Ever since Google killed off Google Gears, users were left without any way to access their Gmail accounts without internet. Google said they were ending Gears because they wanted to focus on implementing HTML5 to get a newer, more complete, and less plugin-based system for offline email.

Even though it’s been a long time in the making, Google’s finally kept their word: the Offline Gmail app is now available for free in the Chrome Web Store. Let’s check out what it’s like!


In the real world, we carry identification cards, drivers licenses, passports, and more to make sure people know who we say we are. No matter where you live, you’ve likely got one official ID that covers almost anything you’d need verified. Even just your name and date of birth is often enough.

For all the talk of needing a universal online ID, though, truth is your email address is really your online ID. Here’s some ways to keep your email safe, and still share your email with others.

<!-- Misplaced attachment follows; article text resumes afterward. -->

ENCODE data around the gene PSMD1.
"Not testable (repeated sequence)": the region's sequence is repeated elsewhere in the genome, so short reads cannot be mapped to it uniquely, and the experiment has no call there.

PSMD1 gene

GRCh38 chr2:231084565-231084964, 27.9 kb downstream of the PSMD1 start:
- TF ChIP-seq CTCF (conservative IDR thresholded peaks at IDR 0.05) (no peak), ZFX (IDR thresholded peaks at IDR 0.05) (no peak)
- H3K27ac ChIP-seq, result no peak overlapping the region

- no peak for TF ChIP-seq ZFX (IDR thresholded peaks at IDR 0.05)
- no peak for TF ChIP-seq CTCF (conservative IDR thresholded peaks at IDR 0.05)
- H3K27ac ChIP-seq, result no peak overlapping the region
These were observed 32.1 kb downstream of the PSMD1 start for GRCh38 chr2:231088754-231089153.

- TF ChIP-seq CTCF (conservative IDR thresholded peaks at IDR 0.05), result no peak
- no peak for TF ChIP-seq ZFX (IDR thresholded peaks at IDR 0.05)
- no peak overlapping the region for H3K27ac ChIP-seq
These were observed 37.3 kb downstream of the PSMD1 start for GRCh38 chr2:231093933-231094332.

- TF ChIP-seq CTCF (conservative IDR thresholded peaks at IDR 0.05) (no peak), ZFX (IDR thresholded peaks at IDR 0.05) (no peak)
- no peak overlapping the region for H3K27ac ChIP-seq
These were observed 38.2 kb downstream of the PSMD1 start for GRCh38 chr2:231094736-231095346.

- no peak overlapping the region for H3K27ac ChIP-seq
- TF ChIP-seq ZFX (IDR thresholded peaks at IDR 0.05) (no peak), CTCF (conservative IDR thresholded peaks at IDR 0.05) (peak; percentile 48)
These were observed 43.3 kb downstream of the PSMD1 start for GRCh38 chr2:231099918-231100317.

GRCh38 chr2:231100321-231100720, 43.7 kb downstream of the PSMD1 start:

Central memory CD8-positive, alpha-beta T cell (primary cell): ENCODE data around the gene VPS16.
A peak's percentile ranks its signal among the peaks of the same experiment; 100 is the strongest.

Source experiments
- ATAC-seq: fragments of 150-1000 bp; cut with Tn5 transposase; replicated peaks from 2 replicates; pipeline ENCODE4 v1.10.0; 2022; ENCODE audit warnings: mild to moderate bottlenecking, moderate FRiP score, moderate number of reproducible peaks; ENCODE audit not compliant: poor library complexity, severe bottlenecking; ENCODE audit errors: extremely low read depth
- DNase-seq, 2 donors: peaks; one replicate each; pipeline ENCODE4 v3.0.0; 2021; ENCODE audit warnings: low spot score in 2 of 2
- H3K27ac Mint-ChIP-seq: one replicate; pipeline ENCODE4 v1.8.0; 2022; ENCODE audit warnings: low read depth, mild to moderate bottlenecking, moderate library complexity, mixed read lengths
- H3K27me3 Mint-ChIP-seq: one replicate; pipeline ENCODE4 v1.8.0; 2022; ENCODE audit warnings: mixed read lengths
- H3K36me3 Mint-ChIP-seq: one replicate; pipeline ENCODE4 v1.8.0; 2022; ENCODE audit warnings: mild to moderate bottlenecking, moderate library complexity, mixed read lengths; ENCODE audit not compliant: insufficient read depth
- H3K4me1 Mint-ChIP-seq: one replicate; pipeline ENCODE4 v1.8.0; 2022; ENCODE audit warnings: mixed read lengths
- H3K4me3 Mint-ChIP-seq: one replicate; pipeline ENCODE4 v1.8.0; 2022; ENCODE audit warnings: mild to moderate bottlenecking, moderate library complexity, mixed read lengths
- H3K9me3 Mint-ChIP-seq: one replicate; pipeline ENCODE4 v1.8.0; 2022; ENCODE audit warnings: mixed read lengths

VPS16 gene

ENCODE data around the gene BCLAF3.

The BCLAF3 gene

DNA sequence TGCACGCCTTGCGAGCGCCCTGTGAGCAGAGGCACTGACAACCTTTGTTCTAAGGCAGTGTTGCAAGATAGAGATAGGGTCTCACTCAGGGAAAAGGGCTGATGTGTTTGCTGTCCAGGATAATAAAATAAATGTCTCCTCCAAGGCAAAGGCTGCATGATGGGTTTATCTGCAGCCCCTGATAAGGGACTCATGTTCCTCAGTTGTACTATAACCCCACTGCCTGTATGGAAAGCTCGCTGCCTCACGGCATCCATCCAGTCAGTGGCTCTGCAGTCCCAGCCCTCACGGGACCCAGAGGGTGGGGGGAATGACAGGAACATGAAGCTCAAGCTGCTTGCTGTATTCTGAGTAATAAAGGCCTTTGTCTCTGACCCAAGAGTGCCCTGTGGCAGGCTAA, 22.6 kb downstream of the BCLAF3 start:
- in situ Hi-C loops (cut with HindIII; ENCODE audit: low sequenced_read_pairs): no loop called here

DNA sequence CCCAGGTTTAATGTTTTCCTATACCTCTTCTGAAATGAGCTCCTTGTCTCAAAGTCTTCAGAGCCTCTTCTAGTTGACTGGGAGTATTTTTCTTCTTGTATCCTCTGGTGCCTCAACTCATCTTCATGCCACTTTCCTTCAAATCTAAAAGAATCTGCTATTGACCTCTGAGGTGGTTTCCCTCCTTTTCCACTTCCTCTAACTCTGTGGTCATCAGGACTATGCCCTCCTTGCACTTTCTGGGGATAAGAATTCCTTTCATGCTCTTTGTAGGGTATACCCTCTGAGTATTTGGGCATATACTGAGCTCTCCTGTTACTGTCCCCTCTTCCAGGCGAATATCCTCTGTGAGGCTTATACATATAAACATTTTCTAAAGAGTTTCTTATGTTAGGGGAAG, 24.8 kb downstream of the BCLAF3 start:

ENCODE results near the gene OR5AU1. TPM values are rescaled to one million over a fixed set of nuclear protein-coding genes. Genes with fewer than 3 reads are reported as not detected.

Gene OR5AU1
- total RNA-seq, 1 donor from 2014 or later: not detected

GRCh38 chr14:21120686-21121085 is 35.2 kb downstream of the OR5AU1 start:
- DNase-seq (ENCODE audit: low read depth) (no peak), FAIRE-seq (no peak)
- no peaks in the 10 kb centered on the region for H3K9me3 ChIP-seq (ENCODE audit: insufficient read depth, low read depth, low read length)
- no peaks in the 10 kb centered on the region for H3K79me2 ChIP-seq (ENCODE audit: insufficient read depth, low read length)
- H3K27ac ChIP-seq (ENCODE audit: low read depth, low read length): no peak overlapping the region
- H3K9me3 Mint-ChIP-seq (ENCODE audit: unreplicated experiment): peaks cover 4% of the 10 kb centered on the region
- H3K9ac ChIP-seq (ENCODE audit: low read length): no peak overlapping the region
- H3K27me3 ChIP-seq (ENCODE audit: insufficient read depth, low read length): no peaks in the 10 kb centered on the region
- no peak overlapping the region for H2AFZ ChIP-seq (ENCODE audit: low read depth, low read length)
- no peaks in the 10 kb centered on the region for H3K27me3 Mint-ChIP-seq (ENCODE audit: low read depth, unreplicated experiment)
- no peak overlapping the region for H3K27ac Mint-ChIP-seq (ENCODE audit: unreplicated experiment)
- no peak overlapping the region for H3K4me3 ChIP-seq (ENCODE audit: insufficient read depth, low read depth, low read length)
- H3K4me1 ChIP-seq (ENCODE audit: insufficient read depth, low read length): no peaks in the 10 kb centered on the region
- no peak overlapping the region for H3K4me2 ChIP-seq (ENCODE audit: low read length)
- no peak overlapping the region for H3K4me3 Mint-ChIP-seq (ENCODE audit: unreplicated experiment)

Back in the day, you had to have a native email app to send and receive emails. Most of us kept growing offline archives of our emails, and if you ever lost a backup or hard drive, chances are you’d lose all of your emails for good. Syncing was mostly unheard of, and POP3 was state-of-the-art.

When Gmail first came out, its offer of 1Gb of online storage seemed too good to be true. Suddenly, you wouldn’t have to store all of your emails offline to keep from losing them. Plus, with its efficient interface, you could actually be productive in an email web app.

Mobile devices have brought us back to the start. Sure, you can use Gmail or your favorite email service in your mobile browser, but with spotty and slow cell connections, it usually works better to use a native email app. With Exchange ActiveSync and IMAP, you can keep all of your messages synced, so it really doesn’t matter how you access your mail.